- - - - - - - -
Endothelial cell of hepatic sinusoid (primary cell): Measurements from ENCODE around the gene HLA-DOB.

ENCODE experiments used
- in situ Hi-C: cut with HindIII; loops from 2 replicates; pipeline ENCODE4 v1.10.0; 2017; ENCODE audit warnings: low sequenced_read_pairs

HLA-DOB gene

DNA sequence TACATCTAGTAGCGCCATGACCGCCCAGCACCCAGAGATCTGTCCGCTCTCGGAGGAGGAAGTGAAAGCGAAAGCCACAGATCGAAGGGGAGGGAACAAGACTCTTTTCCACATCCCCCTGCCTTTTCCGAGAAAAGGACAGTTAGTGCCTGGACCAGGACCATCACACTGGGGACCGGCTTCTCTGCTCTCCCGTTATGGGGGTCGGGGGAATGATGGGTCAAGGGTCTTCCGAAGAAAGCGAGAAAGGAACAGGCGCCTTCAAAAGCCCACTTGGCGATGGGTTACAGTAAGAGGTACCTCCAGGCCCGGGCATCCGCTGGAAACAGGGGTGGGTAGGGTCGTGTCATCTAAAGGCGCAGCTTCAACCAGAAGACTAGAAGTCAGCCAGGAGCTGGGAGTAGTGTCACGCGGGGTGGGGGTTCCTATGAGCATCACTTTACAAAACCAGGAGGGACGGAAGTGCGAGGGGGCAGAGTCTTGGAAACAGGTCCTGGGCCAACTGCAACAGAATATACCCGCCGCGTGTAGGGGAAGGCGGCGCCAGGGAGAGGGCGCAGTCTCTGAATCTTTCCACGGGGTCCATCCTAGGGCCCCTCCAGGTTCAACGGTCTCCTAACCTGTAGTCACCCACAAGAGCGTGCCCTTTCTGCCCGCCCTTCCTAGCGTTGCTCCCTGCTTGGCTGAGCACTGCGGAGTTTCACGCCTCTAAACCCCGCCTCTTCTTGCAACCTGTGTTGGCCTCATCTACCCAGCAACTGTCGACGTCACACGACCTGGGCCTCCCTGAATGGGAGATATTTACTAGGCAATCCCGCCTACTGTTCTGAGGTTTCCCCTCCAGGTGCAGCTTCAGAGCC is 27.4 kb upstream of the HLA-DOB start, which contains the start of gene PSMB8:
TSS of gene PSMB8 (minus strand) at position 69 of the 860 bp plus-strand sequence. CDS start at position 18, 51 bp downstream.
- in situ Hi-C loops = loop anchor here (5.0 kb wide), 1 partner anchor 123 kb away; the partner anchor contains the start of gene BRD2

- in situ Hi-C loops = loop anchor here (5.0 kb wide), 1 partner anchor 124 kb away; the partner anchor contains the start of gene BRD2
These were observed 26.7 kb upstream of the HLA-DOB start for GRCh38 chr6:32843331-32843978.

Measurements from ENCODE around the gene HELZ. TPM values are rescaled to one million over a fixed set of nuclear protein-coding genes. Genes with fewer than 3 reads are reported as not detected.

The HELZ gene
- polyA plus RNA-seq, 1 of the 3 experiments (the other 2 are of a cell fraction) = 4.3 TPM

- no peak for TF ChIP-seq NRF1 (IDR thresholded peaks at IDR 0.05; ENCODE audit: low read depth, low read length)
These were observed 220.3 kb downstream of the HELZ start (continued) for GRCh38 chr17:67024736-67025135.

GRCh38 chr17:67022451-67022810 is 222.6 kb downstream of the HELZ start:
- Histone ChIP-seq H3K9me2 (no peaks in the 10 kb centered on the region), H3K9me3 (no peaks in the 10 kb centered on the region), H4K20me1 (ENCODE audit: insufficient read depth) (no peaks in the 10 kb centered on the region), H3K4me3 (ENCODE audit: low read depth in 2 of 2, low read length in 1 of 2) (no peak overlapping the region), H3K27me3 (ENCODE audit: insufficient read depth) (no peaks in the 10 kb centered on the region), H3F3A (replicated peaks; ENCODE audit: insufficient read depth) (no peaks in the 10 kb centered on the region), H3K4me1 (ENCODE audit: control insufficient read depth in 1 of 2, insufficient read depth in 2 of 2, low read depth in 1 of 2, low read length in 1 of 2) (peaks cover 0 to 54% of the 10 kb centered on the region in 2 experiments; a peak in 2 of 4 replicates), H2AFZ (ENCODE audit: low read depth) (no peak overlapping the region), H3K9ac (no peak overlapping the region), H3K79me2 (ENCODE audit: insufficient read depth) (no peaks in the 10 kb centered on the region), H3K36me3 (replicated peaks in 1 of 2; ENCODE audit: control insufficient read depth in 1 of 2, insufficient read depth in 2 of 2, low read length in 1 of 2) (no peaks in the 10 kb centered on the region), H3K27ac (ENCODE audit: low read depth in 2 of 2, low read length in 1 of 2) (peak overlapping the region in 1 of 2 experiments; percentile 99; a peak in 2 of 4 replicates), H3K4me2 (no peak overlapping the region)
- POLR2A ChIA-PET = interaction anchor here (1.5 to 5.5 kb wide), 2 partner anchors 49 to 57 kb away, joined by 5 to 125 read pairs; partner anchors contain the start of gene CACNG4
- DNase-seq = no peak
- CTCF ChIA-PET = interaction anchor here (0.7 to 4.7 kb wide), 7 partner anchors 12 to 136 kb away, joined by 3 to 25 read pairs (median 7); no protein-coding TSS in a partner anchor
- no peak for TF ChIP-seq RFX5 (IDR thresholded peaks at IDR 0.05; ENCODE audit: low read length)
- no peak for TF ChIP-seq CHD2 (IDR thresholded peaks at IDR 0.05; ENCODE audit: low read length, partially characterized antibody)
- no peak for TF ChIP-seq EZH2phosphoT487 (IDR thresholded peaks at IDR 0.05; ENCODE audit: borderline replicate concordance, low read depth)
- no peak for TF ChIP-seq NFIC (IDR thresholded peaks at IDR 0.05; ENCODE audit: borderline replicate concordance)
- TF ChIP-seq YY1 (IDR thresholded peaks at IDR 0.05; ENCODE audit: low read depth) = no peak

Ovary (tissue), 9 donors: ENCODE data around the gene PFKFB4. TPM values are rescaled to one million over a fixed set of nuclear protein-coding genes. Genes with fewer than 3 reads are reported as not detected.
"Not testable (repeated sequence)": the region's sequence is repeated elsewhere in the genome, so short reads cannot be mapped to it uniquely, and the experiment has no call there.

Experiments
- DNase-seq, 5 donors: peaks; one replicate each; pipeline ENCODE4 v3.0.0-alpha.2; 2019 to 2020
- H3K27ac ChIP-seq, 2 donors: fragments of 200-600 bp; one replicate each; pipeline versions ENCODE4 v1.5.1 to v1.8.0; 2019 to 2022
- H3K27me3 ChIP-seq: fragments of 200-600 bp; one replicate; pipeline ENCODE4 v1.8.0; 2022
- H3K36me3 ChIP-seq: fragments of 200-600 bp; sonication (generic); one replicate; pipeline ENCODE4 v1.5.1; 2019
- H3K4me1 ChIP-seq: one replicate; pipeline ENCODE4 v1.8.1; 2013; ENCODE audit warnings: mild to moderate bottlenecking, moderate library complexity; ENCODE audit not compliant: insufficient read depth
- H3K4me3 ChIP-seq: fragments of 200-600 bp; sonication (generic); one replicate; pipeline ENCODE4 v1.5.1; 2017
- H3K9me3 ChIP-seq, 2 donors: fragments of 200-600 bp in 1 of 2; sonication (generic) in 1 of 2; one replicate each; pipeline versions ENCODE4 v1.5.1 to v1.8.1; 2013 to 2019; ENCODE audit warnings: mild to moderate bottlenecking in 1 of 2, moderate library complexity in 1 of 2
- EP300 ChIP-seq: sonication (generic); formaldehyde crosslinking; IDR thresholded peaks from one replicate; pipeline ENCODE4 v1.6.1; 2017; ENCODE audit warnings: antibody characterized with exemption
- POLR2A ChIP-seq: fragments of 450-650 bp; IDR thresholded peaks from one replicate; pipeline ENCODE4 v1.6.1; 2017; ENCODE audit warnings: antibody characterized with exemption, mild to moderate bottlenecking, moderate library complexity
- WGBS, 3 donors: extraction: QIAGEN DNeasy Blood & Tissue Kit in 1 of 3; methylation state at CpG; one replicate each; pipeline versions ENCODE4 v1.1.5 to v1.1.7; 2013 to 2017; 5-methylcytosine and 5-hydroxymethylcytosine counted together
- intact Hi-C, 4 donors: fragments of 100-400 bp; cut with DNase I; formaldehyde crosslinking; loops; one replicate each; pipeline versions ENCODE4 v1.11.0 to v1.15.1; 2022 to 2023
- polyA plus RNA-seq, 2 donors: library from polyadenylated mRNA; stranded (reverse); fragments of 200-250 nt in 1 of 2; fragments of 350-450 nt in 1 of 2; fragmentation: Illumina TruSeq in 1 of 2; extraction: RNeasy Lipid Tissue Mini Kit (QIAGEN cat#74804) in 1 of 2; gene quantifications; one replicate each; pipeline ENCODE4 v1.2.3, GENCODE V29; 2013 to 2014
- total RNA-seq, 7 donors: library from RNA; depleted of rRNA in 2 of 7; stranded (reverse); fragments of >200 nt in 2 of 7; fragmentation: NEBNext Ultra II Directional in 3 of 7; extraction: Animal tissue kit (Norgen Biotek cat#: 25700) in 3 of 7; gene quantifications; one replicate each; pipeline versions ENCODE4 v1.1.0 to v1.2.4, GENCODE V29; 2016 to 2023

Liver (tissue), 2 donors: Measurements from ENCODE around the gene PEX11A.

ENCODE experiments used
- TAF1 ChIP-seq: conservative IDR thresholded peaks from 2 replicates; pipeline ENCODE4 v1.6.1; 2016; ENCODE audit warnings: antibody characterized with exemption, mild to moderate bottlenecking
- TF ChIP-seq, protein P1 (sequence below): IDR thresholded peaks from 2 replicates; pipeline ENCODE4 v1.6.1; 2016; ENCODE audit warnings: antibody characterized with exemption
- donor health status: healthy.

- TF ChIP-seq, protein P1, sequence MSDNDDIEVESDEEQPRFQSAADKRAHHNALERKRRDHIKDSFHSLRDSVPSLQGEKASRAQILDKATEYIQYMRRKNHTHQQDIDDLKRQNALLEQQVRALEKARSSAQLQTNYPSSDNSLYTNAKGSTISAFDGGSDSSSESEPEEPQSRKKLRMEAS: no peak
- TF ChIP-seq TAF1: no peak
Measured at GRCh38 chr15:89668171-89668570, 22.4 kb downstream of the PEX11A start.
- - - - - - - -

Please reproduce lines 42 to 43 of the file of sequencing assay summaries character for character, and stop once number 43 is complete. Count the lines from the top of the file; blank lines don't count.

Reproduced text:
ENCODE experiments used
- TAF1 ChIP-seq: conservative IDR thresholded peaks from 2 replicates; pipeline ENCODE4 v1.6.1; 2016; ENCODE audit warnings: antibody characterized with exemption, mild to moderate bottlenecking